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2018 Player Profile: Dexter Fowler

With the 2017 season now officially in the rearview mirror, and with the Houston Astros first-time champions, we turn our attention to the 2018 fantasy baseball season. Each week, I will be evaluating one player’s stock for next year. This week, a veteran outfielder who somewhat quietly put up a strong offensive season in the first year of a five-year contract in 2017.

Dexter Fowler, St. Louis Cardinals

2017 statistics: .264/.363/.488, 18 HR, 68 R, 64 RBI, 7 SB

General Overview

Without a signature skill (beyond a fantastic eye at the plate, which means less for fantasy purposes than it does in reality), Dexter Fowler is the type of player who tends to fly under the radar come draft time. He has, however, offered consistently well above-average offensive production over the course of his career, with a well-rounded skillset that makes him an above-average contributor in just about every category. After departing the World Series champion Cubs last offseason and fighting through two stints on the disabled list in 2017, Fowler seems to be flying under the radar for next year, ranking as the 57th outfielder off the board on average according to Fantrax’s ADP tracker. On the surface, it would appear that his production last season was right in line with his career norms. A look at the Statcast data, however, would indicate differently. What fantasy owners seem to be missing is that Fowler is coming off of quite arguably the best offensive season of his career, as he managed a .264/.363/.488 line despite a somewhat depressed batting average on balls in play.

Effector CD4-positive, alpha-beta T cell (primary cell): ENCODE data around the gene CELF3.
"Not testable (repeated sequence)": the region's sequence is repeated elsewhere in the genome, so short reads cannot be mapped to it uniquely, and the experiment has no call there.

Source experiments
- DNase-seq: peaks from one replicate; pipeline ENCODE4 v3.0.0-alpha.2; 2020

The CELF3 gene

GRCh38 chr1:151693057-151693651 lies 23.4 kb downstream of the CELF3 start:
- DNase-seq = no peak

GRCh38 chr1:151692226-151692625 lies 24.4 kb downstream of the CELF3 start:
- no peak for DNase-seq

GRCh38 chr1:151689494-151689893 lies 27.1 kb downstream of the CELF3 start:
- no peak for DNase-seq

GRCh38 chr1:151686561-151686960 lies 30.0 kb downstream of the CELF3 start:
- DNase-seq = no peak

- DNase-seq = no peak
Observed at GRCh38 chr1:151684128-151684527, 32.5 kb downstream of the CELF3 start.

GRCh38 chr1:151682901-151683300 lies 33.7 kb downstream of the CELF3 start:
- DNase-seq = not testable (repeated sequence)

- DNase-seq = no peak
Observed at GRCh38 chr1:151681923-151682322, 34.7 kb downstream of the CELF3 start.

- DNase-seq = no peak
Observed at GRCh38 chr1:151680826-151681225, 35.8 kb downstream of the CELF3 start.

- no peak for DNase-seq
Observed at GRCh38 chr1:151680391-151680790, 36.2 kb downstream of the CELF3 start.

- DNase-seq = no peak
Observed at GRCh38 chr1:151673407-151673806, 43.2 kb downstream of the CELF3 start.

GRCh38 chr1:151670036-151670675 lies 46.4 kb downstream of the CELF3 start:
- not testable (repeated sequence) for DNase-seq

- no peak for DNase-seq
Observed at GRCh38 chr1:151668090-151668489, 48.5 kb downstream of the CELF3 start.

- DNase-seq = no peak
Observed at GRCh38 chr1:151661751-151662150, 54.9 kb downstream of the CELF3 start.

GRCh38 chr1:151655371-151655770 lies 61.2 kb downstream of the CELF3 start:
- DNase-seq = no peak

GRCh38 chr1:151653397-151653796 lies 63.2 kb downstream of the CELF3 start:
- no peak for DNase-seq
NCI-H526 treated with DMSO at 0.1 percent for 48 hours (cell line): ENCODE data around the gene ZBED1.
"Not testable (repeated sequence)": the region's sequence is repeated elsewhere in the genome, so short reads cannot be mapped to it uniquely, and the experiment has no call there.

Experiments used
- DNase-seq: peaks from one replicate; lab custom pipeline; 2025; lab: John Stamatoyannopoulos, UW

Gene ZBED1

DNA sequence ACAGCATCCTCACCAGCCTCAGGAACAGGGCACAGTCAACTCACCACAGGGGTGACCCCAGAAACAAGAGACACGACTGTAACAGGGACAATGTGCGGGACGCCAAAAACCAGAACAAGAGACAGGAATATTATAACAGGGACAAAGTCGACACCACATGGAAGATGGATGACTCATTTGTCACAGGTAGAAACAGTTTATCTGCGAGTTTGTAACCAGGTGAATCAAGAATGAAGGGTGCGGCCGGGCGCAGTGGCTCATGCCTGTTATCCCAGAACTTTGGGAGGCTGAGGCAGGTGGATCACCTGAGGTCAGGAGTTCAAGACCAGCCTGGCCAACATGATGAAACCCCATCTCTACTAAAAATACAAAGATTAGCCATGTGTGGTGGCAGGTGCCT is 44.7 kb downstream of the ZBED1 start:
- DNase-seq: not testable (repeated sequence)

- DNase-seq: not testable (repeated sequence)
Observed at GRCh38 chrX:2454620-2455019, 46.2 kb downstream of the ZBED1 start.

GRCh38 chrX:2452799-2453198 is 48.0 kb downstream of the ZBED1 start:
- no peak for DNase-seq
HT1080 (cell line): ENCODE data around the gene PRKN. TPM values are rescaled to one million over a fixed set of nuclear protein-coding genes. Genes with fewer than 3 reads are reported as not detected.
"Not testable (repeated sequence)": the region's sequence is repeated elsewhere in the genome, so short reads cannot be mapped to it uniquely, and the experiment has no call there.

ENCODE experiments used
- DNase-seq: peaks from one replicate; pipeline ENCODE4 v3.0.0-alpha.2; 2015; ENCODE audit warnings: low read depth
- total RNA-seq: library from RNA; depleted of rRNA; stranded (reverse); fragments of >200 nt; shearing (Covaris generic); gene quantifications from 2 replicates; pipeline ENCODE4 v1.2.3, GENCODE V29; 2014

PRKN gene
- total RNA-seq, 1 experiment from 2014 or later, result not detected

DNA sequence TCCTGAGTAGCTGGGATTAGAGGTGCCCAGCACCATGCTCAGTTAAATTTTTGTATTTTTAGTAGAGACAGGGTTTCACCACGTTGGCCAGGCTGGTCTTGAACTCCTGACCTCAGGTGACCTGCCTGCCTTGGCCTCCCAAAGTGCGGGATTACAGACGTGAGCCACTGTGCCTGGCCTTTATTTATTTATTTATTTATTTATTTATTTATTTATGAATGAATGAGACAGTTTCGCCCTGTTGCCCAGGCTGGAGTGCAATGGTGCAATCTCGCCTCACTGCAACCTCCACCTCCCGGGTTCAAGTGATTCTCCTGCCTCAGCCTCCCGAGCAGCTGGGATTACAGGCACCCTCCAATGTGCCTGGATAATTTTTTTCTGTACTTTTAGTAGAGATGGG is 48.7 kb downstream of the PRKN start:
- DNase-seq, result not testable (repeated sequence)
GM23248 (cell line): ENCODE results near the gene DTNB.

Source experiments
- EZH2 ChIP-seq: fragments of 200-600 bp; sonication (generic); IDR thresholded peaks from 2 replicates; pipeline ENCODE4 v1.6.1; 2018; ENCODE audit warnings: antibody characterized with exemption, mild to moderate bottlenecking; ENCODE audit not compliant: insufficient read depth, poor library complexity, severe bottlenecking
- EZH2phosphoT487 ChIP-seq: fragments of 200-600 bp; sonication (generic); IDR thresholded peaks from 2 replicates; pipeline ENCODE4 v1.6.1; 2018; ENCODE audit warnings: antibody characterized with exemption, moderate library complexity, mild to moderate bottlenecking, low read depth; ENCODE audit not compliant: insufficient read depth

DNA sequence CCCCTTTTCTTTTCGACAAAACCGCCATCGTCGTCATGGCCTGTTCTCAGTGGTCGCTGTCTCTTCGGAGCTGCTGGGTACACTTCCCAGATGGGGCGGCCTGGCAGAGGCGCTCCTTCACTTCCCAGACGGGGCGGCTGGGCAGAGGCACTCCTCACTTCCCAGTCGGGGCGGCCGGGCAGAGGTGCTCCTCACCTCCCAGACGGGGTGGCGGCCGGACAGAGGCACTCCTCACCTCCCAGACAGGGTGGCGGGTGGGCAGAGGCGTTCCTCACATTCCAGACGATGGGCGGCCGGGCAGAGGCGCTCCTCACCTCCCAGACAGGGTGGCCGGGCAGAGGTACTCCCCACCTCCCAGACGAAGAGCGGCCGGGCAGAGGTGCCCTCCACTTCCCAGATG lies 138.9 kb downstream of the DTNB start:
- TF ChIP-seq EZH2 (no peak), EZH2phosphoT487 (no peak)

Batted-Ball Metrics

Most significantly in looking at Fowler’s batted-ball profile from 2017 is his 38.1% hard contact rate, easily the highest mark of his career. Indeed, after running a solid but unspectacular 86.7 MPH average exit velocity from 2015-2016, Fowler upped that mark to 88.4 MPH in 2017, which ranked tied for 77th among the 237 hitters with at least 250 plate appearances last season. While no one would mistake Fowler for Aaron Judge or Giancarlo Stanton, he does make consistently solid contact, manifested in the 16 home runs that he has averaged over the past three seasons, including a career-high 18 last season in only 491 plate appearances. His 39.4% ground ball rate was a career-low, continuing a four-year trend of incremental improvements in that regard, and his 13.3° average launch angle marked a personal high in the Statcast era. While Fowler does not appear to have made any dramatic changes to his swing, he was more successful than ever before at both making hard contact and at elevating the baseball, so his career-high in home runs should not be surprising. Also noteworthy was his improvement as a left-handed hitter. A switch-hitter long better from the right side of the plate, Fowler upped his average exit velocity as a left-handed hitter by nearly three MPH in 2017, taking advantage of his first season in Busch Stadium, which actually rates as slightly more favorable than Wrigley Field for left-handed power.